century, and even with the 3 walls of fortifications has been captured several times. Inside the fort are a labyrinth of narrow alleys and ancient houses as well as the much more ornate king’s and queen’s palaces. We wandered the narrow streets of the fort, under projecting stone balconies of the old houses. Down alleys, through arched doorways you could catch glimpses of the hidden life of the fort houses. We drank coffee, we wandered, we perused the many shops and purchased a few gifts. Everyone knows that negotiation is
a game, and here especially there was much laughter and joking about ‘ripping us off’ etc.
Surrounding the fort, old women with colourful sarees perfectly in place laid out their produce for sale - cauliflower, onions, garlic, carrots, cabbages and other vegetables. Gnarled old men, turbaned as designated by their caste, pushed carts of small household items – the Rawleighs men of India.
We had dinner at a roof top restaurant which came with many sights and sounds – lit fort, fireworks, the thumping drum of a wedding procession (spring is wedding season in the north), military aircraft flyovers and even guns in the distance. The military of both India and Pakistan continuously have military exercise near this tense border. But wonderfully, at midday each day, a gate is opened at the border and guards from both sides shake hands in recognition of continuing peace.
Heading west in the Thar Desert, we stopped at the Bara Bagh Cenotaphs, which have been the royal cenotaphs of the Jaisalmer maharaja from the 15th
century till 1949. Each maharaja has their own structure with the earlier ones higher up the hill and the more recent getting grander
Looking out over Jodphur old town from the fort
The blue houses indicate that the residents are of the Brahmin caste
and grander. Completing the picture was the adjoining wind farm, which is part of the 14% of India’s energy provided by wind. And the fighter jet manoeuvrers continued overhead.
The deserted town of Kuldhara has kept its secrets. Established in 1291 by members of the Brahmin caste, this well laid out town integrated 84 villages. One night in 1825 it became a ghost town. All the residents up and left. Where they went and why is unknown. The story is that the maharaja had decided to forcefully marry one of the daughters of a village chief. This was unacceptable and all the elders agreed that they would move on overnight – no trace has ever been found of these people. Locals believe that the town is cursed and thus it has been left to the elements and the site never reoccupied. Except as a set for Bollywood movies and for a single older women who sits near the temple each day in the hope of donations from tourists.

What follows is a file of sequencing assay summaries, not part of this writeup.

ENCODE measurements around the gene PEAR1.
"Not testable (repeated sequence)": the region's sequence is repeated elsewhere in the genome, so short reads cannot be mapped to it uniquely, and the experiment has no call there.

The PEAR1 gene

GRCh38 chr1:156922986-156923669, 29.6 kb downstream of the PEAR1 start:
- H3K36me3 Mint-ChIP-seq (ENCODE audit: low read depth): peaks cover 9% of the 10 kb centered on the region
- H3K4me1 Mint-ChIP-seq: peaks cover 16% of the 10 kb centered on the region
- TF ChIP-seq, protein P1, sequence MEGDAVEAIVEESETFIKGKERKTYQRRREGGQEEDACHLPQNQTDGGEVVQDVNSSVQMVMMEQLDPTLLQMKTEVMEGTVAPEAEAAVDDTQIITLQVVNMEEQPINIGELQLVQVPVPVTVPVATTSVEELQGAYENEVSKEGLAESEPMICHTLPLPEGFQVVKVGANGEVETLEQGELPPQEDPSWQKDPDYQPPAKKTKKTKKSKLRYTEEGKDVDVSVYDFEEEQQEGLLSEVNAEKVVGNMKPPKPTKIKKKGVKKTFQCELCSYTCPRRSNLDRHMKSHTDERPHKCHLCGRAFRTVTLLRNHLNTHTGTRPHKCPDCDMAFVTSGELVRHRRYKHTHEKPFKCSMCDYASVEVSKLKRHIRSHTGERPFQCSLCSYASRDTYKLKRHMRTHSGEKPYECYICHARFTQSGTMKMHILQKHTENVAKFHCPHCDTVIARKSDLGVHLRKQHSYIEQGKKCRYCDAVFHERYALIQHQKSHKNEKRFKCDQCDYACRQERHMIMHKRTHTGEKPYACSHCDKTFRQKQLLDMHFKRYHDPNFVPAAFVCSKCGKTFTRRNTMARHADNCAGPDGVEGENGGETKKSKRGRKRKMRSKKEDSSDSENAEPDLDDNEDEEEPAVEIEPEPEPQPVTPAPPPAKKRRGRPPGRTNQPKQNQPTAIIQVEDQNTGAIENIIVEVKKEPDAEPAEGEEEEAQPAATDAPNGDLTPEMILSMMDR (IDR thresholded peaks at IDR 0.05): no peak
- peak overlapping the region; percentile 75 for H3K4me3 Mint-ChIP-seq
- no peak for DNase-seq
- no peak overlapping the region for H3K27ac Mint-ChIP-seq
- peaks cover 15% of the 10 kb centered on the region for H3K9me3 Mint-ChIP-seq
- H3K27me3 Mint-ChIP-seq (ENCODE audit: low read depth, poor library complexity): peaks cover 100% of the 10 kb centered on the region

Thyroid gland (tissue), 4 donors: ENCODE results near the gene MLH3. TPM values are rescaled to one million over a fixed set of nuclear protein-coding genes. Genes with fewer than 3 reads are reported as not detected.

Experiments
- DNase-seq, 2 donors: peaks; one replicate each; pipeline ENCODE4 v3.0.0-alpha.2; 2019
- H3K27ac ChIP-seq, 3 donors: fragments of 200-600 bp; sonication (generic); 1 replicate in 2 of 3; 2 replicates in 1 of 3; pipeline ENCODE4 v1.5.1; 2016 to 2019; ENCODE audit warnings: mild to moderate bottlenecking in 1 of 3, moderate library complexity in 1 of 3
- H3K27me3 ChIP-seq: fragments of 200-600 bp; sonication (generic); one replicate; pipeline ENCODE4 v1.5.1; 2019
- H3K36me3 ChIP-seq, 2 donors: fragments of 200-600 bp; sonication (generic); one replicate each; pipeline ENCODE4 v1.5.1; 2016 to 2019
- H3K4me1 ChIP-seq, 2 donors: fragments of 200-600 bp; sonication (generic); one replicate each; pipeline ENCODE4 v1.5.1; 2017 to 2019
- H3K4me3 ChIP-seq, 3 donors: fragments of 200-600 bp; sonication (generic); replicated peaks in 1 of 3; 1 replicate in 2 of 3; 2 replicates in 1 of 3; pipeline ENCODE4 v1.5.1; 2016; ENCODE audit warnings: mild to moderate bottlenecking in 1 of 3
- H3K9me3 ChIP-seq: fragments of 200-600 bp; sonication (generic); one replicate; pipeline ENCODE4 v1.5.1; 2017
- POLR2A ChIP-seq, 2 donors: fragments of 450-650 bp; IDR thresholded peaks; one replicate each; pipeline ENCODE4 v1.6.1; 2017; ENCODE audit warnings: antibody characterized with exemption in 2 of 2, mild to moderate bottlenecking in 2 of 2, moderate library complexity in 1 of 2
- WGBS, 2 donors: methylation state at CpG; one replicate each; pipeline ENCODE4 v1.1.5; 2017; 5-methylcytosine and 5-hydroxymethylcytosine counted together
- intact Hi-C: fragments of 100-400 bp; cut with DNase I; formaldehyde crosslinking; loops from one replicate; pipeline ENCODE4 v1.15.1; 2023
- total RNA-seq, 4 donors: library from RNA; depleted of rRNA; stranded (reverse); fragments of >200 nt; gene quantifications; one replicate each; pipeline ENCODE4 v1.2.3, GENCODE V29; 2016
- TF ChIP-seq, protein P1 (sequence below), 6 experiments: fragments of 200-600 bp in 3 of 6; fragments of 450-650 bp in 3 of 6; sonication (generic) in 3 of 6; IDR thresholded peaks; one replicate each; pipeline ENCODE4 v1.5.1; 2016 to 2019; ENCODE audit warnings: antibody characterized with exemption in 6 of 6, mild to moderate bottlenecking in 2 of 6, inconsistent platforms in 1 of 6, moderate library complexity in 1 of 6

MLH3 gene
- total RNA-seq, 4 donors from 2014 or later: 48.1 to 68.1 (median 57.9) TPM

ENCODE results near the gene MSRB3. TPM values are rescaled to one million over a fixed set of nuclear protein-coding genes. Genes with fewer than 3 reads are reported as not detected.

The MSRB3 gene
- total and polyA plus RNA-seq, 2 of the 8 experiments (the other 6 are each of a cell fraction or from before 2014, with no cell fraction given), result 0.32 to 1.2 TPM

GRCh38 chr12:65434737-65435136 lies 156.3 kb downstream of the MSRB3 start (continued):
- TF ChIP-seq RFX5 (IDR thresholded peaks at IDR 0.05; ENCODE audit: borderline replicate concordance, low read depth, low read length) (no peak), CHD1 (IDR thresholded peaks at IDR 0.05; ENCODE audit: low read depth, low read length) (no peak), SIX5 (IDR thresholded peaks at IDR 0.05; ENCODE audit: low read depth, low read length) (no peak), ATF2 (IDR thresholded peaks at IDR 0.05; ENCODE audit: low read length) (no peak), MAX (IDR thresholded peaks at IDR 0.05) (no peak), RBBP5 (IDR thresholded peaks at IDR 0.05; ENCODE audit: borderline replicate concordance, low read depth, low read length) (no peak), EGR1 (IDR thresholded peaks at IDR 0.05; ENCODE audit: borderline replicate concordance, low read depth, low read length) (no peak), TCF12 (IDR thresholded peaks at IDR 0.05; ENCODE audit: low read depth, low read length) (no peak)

The Sam Sand Dunes Desert National Park is an expanse of flat yellow sand to the horizon, with occasional rock outcrops and small spindly scrubs. Within the park are also
classic sand dunes – large rolling hills of golden sand with no vegetation. The camel safari we were part of for sunset resembled a circus. We got on our designated camel, remembering to lean back as the large animal rose from the ground in a step wise fashion. Our party was 5 people – a young Indian couple on holiday from Bangalore, our driver and us. Off we traversed with the driver walking ahead leading our camel by rope, Elise at the front and me behind. I had the job of leading the second camel with the Indian couple. Sunset was glorious, although a little cloudy. The camels rested on the sand re-eating their lunch and generally looking at home. As soon as the sun fell, it turned cold and we set off for our camp for the night. Our young driver flirted shamelessly with Elise. Part of his routine was to run, making the camel run and thus make the girl squeal. Same the world over. Nuances on this were: Elise was not scared at all and thus no squeal; our driver took a mobile phone call; and Mama hung onto Elise really tight. Clearly, I was just there
to make up the numbers, as Dad would say.
Camping is the desert was magical. Well our style of camping was really staying in swish tents with solid floors and ensuite. Stars filled the black sky and it was so quiet. And desert dry cold away from our camp fire. Local tribal people sang and danced. The male singer sang many a mournful tale, and a skilled woman danced and even tried to teach us some of the steps. We didn’t try to mimic her dancing with the 7 water pots on her head as she stood on the blade of a knife or rocked on the rim of a metal cooking pot.